To be clear, this is not a “Why You/Everybody Should Run” post or a listicle of the benefits of running . I’ll let you Google that or figure out whether or not you enjoy running on your own. I’ve been wanting to write a post like this for awhile, and since week #25 coincided with the beginning of my marathon training, I figured it was good timing!
I’m by no means an expert on the topic; I just like to run and I’ve found that certain things work well for me and other things don’t. If you want tips, I suggest checking out Running Room, Canadian Running Magazine, Runner’s World, etc.
OK, so why did I start running? I’d always been involved in sports, but never understood why you would run without the incorporation of a ball or stick of some sort – what’s the point and what are you trying to prove?? I haaaated conditioning, didn’t like running laps, and just wanted to play (and win). That probably partly explains why I was never (ever) the fastest or strongest.
As an adult, I tried to get into a running routine a few times, but it never stuck. I attribute this to good old fashioned laziness and because it was friggin’ hard! One lap around the block and I was pooped. I liked to be good at things and running was definitely not one of those things. I also cared way too much about what other people thought and didn’t particularly enjoy displaying my out-of-shape-ness to the world.
You might be thinking that things didn’t look too promising for me…what changed? I’ve been running consistently for almost 2 years now, which lines up with around the time my Aunt Jen passed away from breast cancer. For those who didn’t know her, Jen was one of the most amazing people ever. She had a wicked sense of humour, loved being active and outdoors, was an awesome musician, and just generally made the most out of life. It was awful watching someone who was so young, healthy and full of life have all that taken away.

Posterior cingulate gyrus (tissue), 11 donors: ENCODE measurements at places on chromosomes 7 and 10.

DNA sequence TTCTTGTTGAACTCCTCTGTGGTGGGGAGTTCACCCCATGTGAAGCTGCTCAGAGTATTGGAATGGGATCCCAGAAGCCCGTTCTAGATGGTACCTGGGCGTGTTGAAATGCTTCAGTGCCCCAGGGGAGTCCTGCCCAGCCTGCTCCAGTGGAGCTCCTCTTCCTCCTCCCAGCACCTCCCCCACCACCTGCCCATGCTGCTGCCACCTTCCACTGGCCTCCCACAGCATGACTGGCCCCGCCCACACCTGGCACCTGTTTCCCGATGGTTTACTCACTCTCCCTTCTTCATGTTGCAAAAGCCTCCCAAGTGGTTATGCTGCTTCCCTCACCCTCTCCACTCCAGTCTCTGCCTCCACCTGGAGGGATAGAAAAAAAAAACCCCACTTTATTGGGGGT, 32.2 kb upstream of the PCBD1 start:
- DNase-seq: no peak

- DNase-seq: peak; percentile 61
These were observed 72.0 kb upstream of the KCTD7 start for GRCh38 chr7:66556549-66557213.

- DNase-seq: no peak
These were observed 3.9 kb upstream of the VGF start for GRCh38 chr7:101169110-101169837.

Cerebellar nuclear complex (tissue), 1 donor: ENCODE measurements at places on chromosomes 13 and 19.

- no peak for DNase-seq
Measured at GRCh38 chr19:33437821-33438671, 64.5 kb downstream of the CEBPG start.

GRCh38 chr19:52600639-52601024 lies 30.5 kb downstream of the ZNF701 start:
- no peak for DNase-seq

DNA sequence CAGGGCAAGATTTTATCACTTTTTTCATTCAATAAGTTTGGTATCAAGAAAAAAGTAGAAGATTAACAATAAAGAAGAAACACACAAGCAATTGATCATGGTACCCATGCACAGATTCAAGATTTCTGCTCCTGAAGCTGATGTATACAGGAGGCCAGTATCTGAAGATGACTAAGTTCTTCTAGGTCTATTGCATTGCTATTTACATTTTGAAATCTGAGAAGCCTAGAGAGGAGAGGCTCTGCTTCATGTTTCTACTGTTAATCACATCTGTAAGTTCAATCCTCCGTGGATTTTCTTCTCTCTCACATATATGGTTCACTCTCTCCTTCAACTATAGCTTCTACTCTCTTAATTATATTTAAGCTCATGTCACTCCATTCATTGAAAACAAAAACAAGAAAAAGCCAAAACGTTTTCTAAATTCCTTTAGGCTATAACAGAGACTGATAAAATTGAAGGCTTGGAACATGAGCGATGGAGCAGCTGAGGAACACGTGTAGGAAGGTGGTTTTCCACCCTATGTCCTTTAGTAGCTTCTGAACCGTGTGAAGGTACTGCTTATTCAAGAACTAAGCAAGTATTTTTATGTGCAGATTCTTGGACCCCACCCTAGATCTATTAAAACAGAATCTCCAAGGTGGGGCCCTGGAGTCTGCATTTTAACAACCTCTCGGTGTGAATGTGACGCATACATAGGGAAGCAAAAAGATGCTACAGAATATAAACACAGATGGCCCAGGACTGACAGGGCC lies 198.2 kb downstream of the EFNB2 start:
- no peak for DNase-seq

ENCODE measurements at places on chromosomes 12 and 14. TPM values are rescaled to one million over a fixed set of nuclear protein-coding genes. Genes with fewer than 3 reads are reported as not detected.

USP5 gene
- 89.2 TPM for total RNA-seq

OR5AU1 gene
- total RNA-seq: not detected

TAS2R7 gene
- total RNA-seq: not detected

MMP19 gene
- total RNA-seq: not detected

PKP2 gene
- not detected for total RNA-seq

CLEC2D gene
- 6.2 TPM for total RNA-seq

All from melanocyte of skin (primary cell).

I signed up for the CIBC Run for the Cure in October 2015. I had been taking my health for granted and, while I wasn’t super unhealthy, there were things that could definitely be improved. There was no reason why I couldn’t exercise more, eat better, and generally take better care of my body while I was still young and capable.
Things started off slowly. I had next-to-zero endurance and was carrying extra weight, which didn’t help things. My knees weren’t in spectacular shape. I was huffing and puffing a few hundred meters in. Whew, how far have I gone?? Must be a couple kilometers by now…oh, I still see the house 😦 that’s unfortunate.
I slowly worked my way up to the 5K run with the help of a FitBit (I now use a Garmin), a training plan geared toward beginners, and tried to clean up my diet a bit. I think I ran that first 5K in 28ish minutes or something? I wasn’t too concerned with the time… I just wanted to finish and raise money (over $500 woohoo!) while I was at it.
And then I just kept running and running some more.
So, that’s my little journey so far. There are many reasons why I continue to run, but here are my top 5:
1. Happier, Healthier, Stronger